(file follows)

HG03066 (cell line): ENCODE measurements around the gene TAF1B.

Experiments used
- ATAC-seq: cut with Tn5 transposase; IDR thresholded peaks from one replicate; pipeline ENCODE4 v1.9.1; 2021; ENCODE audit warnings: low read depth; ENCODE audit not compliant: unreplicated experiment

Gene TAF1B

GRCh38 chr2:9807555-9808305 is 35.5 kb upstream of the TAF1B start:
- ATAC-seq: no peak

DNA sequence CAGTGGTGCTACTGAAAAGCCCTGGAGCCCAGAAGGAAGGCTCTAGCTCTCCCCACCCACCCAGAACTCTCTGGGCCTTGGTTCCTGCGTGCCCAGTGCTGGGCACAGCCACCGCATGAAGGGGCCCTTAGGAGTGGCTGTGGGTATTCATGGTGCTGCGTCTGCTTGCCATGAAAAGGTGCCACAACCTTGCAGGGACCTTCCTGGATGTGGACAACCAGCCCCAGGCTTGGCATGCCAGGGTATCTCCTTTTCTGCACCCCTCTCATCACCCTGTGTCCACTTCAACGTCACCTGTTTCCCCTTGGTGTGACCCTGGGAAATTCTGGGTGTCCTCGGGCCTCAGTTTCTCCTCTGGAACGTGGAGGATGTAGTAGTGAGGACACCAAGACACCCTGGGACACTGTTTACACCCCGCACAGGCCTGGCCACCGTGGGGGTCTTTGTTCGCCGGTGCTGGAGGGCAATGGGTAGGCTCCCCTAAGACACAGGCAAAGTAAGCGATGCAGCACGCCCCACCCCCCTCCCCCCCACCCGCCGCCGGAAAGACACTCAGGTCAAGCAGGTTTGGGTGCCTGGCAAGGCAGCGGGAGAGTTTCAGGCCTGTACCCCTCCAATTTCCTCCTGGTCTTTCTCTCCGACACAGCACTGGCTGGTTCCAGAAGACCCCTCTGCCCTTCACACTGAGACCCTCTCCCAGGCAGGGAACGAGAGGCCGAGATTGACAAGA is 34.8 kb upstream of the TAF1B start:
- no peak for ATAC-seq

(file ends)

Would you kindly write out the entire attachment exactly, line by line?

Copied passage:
HG03066 (cell line): ENCODE measurements around the gene TAF1B.

Experiments used
- ATAC-seq: cut with Tn5 transposase; IDR thresholded peaks from one replicate; pipeline ENCODE4 v1.9.1; 2021; ENCODE audit warnings: low read depth; ENCODE audit not compliant: unreplicated experiment

Gene TAF1B

GRCh38 chr2:9807555-9808305 is 35.5 kb upstream of the TAF1B start:
- ATAC-seq: no peak

DNA sequence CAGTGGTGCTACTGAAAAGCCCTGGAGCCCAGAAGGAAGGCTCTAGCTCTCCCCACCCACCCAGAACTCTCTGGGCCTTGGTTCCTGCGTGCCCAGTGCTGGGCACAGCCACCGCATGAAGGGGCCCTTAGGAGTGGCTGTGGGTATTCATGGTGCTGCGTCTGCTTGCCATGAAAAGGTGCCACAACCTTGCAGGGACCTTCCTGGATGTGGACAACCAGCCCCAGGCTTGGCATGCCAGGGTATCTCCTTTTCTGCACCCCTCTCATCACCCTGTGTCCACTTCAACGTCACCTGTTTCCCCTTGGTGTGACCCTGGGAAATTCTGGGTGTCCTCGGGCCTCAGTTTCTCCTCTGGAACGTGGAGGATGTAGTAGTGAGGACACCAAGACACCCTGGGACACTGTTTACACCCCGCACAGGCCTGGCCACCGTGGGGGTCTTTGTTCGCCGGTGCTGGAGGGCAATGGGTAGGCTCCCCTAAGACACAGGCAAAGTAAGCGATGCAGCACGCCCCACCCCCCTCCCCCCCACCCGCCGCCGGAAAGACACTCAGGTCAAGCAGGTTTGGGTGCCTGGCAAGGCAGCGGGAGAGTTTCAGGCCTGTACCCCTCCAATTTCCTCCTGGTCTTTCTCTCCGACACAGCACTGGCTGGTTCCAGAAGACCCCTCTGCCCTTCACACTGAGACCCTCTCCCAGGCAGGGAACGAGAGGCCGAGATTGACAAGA is 34.8 kb upstream of the TAF1B start:
- no peak for ATAC-seq